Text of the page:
The starting gun finally went off, and our little mob moved forward with a sense of relief. We all knew the next five miles would be climbing, stair-stepping our way up a total of nearly 1,500 feet, the first two miles on asphalt road, then onto the Appalachian Trail (AT). Once the road tilted upward, some people began a fast walk; the steeper it got, the more who walked.
It was hard to think of this as a running race with everybody walking, but that’s what the internet gurus say to do – walk the steep parts, it’s not worth the energy to try and run them. Anyway, that fit my race strategy of taking it easy: walk any steep hills, walk for exactly one minute after every mile run, and stop about a minute at every aid station to be sure to hydrate, take in nutrition, and stretch out a little. So I was fine with walking. My ears popped three times during the ascent; we were all glad for the work since it warmed us.
From here I won’t drag you through the whole race, mile by mile. Sometimes it gets a little mentally foggy anyway. Instead I’ll just share some scenes and thoughts along the way that maybe give a flavor of what it was like.
16 Miles on the Appalachian Trail
• We come to the first aid station at the top of the ridge on the AT– I grab a Styrofoam cup of water to drink, tip it up to my face, nothing happens, look at it and realize that I need to break the layer of ice off the top before it will pour into my mouth.
• I’m finally warm and the trail has flattened out some; the rising sun is shining horizontally through the trees creating a flickering effect as we run; the sun bathes the distant hills with soft light – beautiful.
• There are long convoluted trail sections I start to think of as “rock gardens” – can’t really run through these safety; we do kind of an awkward stepping and hopping mostion, trying not to trip and fall. This goes on for at least four miles; not so fun.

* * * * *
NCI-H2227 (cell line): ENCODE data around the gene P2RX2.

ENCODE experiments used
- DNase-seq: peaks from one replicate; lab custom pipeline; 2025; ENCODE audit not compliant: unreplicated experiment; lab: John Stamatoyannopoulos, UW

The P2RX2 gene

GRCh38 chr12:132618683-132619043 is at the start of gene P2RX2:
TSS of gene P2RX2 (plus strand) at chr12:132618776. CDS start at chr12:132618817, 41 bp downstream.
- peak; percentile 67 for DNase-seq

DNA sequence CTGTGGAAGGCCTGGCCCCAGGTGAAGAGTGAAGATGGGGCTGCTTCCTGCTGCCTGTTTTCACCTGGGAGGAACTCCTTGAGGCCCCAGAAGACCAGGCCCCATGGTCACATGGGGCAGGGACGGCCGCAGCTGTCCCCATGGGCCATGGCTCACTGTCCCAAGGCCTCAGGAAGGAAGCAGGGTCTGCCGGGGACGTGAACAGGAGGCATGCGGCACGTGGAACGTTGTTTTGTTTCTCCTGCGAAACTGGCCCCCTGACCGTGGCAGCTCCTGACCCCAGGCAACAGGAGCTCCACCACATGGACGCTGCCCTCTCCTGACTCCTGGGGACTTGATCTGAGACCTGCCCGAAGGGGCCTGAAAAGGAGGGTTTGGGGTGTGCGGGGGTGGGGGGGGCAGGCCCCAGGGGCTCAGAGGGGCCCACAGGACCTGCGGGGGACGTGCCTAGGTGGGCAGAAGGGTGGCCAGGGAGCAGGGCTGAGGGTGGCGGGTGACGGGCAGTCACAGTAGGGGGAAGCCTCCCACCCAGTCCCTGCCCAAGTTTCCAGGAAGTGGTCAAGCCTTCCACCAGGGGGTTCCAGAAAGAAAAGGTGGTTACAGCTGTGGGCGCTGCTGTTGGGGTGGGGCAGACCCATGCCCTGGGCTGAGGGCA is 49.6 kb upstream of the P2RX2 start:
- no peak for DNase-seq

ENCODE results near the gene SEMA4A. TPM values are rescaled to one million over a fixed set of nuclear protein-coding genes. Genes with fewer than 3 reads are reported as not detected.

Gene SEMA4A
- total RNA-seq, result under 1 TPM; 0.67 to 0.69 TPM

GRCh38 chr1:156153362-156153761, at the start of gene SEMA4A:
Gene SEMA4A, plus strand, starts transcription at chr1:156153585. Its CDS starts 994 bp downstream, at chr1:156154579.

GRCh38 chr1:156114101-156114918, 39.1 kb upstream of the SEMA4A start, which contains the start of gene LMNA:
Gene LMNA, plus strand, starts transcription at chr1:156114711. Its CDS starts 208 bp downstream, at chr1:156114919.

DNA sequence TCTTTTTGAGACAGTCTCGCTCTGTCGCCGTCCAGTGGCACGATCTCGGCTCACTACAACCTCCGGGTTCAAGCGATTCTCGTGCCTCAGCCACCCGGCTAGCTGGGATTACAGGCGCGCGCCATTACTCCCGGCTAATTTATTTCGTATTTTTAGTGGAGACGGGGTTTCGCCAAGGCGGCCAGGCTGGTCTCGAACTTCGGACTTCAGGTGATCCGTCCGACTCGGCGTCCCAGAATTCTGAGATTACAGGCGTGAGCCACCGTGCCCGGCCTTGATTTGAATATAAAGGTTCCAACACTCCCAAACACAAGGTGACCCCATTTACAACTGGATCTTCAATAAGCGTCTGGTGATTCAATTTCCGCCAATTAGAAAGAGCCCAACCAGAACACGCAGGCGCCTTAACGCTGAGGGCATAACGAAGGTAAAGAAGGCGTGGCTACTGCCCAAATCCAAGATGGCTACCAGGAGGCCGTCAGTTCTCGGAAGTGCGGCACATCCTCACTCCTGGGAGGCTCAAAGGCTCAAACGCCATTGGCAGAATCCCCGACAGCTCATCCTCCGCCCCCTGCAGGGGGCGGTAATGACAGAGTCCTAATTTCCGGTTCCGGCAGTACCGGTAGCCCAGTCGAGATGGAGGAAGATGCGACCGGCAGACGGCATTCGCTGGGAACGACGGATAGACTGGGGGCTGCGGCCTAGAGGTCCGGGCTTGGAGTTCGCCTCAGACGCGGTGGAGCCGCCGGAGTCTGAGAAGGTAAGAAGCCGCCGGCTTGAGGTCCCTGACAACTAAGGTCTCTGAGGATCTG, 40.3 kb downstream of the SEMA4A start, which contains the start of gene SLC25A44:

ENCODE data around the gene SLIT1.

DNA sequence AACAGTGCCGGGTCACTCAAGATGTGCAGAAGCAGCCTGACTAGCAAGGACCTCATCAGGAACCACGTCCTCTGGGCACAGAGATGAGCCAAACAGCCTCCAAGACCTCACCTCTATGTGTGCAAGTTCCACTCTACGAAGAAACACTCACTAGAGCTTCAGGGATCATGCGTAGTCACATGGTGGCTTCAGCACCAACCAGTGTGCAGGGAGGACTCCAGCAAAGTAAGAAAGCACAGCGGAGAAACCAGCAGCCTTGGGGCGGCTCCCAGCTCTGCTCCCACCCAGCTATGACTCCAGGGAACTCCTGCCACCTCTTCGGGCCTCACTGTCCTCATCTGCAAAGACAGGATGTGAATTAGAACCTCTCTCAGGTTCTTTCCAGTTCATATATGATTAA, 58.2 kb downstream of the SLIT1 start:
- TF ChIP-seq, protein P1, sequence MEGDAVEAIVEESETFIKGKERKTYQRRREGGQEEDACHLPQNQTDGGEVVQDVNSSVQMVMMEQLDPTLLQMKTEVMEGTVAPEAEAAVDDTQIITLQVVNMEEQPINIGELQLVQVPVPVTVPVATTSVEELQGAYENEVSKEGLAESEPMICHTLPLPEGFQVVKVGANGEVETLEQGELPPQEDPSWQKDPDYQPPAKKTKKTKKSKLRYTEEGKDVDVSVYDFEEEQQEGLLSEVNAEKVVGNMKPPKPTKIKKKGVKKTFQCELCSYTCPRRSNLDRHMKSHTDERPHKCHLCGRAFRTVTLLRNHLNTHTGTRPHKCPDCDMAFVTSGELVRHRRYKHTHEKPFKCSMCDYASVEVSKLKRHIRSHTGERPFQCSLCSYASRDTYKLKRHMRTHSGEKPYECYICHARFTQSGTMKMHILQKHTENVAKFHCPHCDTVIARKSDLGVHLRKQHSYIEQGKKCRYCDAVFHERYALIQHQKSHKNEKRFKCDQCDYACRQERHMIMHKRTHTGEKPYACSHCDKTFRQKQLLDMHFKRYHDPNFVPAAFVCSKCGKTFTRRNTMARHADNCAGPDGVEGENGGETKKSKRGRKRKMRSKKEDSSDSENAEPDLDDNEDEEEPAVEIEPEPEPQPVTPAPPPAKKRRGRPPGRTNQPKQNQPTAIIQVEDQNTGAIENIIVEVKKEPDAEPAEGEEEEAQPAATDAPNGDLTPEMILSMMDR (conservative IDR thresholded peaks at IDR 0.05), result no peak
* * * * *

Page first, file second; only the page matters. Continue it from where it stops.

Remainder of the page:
• The first stumble – at a half jog, I hit one of those invisible rocks with my left foot. The next three steps forward are the kind where arms are flailing, legs are bicycling, and you are doing everything possible not to face-plant into the earth. It might have made the highlight roll on ESPN if they covered events like this. I avoid the fall, but my stubbed toe has paid a price. I stumble four more times, but none quite as spectacular as the first.
• In the ‘gardens,’ you can’t really look anywhere else but down, so I lose sense of distance and time. The only other things of interest to see are other people’s feet. Some shoes are bright, new, high tech. Others are worn with miles of use. Several people wear gaiters – fabric that covers the front laces of the shoe and up to the ankle to keep stones from going into the shoe; it seems gaiters printed with a skull and cross-bones pattern are the most prevalent design choice, even pink ones.
• One guy is wearing sandals – a flat strip of rubber covering his otherwise bare feet, a single thong coming up through his toes, wrapping around his foot. He’s probably read that book Born to Run about the Tarahumara Indians of Mexico who wear sandals and can run forever. Great book, but madness to wear sandals in these conditions, I think.
• The guy in front of me trips and falls, but he does a beautiful combat roll and pops right back up. He has the presence of mind to see if he lost any of the little bottles on his fuel belt, then starts to run again. Two of us running right behind him ask if he’s OK, and then tell him we are impressed with his performance.
• The long-awaited end of the rock section finally comes as the trail summits and turns down hill; the sun sparkles magically on the Potomac River far below. It’s a mile and a half of crazy steep switch backs down. Try hard not to fall.